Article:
Article Date: 11/1/2010

A Hard Line Against Dryness and Pain
viewpoint

A Hard Line Against Dryness and Pain

Does your practice educate and treat all patients who suffer from dry eye?

Jim Thomas, Editorial Director

At the recent Vision Expo event in Las Vegas, a doctor told me of the change in his views on dry eye. "Just a few years ago, I would say, ‘it's really not an issue,'" he said. "I never talked to patients about dry eye, unless they complained. And there were rarely complaints, even among contact lens wearers. Today, I can't tell you how many loyal patients I've created by educating all my patients about dry eye."

When I first started reporting on eyecare issues, it wasn't hard to find an "expert" who claimed that dry eye wasn't really a problem — rather it interfered with the treatment of "more serious" conditions.

Is there always a gain in pain?

Our views on the levels of pain and discomfort that patients should accept has shifted. (Did anyone else growing up have a dentist who reminded them of Laurence Olivier's character, Dr. Szell, in "Marathon Man"?) I know of one surgeon who used to say, "If it doesn't hurt, it doesn't work."

Of course, with some procedures, tests and treatments, there's no way to avoid some level of pain. (And yes, I joke about it, but I appreciate the doctor's honesty when it comes to discussing my pain.)

However, today's dry eye research shows us that there's value in addressing even mild discomfort. (I'll mention here that our coverage of dry eye and ocular surface disease begins on "A Typical Day…") For example, disruptions in the tear film can affect vision, so there's an opportunity to improve visual acuity in dry eye patients, especially those who require vision correction.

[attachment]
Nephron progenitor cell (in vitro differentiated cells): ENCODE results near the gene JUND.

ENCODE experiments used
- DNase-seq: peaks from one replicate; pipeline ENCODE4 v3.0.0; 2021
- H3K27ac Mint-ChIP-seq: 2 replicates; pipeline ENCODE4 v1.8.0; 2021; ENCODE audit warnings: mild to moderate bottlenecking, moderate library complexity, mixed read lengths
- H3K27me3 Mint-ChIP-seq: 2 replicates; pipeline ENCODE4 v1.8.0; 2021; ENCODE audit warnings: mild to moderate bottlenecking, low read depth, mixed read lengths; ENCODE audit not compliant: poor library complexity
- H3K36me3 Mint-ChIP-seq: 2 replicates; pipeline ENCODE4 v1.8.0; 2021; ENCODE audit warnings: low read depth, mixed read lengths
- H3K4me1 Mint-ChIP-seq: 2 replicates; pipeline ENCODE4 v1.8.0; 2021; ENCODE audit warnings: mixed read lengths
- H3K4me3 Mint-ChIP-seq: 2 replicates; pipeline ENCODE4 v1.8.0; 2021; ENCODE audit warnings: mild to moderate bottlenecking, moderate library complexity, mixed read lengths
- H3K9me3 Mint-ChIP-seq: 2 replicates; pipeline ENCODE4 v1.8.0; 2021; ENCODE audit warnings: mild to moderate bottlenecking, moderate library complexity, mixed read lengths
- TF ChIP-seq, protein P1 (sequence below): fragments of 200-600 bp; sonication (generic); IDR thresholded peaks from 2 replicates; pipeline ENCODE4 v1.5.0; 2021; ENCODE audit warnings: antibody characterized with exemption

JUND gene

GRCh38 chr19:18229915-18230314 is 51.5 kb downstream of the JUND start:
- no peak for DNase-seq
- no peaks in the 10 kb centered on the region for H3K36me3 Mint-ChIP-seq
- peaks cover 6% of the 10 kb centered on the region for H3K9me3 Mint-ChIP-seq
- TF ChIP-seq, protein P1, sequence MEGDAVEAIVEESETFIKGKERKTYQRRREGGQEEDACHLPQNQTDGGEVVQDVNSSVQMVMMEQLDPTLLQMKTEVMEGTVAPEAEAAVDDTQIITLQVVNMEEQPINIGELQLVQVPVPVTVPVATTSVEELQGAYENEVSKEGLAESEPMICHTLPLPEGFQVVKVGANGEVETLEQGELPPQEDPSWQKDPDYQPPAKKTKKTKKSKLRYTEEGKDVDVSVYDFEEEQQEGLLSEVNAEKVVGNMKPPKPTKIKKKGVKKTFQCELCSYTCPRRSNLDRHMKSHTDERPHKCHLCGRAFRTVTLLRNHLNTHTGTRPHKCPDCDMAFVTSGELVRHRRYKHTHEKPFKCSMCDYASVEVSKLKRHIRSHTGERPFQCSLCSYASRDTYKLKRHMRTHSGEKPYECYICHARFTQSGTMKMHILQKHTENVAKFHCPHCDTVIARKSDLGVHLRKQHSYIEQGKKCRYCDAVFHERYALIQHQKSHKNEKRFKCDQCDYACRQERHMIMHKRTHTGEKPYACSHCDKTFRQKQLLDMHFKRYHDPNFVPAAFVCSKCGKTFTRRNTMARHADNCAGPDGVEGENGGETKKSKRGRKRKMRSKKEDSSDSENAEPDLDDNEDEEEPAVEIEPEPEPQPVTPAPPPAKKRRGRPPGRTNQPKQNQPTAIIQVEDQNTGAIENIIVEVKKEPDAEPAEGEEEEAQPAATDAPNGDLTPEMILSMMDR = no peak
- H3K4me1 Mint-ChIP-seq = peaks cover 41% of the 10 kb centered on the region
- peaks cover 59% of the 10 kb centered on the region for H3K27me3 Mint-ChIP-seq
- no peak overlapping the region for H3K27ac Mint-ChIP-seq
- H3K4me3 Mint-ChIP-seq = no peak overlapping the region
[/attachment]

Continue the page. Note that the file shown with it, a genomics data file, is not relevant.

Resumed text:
In addition, many patients suffer from dry eye due to work-related computer use. So when you treat this patient effectively, you not only make him more comfortable, you help him improve his productivity. That's a benefit that both the patient and employer can appreciate.

There's also an opportunity to treat dry eye pre- and post operatively in refractive surgery patients. Think in terms of the patient's perspective: the fewer complications, pains and discomforts post-op, the more successful the surgery.

It all happens in your practice

None of these results can happen unless you and your staff market dry eye services to your patients and the community. And remember: You'll find patients who rarely complain about pain, especially those who were treated by "old school" doctors. I'd recommend you give them a larger dose of patient education. If they're like me, they'll appreciate it. OM



Optometric Management, Issue: November 2010